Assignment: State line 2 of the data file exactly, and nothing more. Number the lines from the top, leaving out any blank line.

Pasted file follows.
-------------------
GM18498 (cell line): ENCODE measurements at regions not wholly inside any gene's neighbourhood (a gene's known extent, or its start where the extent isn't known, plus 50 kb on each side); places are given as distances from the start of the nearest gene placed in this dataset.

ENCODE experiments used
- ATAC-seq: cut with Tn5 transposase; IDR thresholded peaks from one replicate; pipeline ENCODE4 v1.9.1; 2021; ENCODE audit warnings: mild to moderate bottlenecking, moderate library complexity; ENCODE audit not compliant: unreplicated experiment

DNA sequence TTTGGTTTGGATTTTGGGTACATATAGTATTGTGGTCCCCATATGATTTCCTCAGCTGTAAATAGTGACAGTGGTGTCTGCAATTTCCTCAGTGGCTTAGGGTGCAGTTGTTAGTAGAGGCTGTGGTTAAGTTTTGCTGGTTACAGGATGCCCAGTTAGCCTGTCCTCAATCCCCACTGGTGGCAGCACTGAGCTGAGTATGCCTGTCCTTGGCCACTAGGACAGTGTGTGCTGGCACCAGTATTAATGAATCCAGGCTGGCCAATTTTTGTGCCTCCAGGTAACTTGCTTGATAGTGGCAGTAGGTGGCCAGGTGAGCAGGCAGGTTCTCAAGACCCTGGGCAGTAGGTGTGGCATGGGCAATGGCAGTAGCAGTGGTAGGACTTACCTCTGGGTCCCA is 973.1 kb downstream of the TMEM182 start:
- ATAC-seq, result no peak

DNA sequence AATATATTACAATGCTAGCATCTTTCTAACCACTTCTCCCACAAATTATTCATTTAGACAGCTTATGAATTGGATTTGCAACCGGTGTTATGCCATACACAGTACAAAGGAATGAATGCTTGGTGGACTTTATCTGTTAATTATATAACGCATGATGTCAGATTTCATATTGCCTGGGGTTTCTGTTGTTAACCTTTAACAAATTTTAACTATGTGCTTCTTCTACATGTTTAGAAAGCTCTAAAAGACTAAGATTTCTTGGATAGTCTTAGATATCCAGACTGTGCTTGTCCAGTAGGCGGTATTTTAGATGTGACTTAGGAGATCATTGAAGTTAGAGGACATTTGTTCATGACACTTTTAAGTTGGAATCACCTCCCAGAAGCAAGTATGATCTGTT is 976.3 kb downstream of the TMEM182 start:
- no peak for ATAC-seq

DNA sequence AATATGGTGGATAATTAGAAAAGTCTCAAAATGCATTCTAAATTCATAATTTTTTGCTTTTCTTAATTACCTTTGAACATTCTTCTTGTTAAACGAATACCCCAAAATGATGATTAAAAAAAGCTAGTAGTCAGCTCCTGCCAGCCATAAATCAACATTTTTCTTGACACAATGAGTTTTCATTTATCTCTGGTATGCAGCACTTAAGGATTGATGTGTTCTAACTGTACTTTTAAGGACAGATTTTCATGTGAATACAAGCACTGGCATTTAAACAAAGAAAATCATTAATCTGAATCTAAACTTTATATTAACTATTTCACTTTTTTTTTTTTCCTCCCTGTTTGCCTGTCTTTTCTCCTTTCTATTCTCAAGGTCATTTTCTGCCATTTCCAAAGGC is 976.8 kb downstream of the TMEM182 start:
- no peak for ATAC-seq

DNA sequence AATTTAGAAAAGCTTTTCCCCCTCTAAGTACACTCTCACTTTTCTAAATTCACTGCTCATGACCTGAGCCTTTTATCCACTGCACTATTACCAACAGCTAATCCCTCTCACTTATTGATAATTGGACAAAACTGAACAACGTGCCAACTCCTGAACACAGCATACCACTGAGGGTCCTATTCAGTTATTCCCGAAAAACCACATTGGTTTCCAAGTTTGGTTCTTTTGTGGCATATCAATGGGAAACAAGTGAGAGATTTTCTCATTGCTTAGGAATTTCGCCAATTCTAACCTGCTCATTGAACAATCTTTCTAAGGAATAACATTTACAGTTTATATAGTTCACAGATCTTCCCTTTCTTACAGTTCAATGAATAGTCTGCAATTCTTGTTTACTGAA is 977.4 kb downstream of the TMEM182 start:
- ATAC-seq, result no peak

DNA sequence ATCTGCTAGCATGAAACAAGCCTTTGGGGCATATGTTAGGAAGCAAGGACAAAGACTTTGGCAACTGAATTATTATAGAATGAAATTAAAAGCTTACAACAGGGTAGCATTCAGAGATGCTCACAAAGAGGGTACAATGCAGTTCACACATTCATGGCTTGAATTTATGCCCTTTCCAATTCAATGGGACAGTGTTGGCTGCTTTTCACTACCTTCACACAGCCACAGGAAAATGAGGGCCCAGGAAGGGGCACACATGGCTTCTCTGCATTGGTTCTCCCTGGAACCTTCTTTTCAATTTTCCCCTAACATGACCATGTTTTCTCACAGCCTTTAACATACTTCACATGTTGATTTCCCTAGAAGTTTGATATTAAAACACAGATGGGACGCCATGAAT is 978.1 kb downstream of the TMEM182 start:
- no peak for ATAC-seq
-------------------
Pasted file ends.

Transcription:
ENCODE experiments used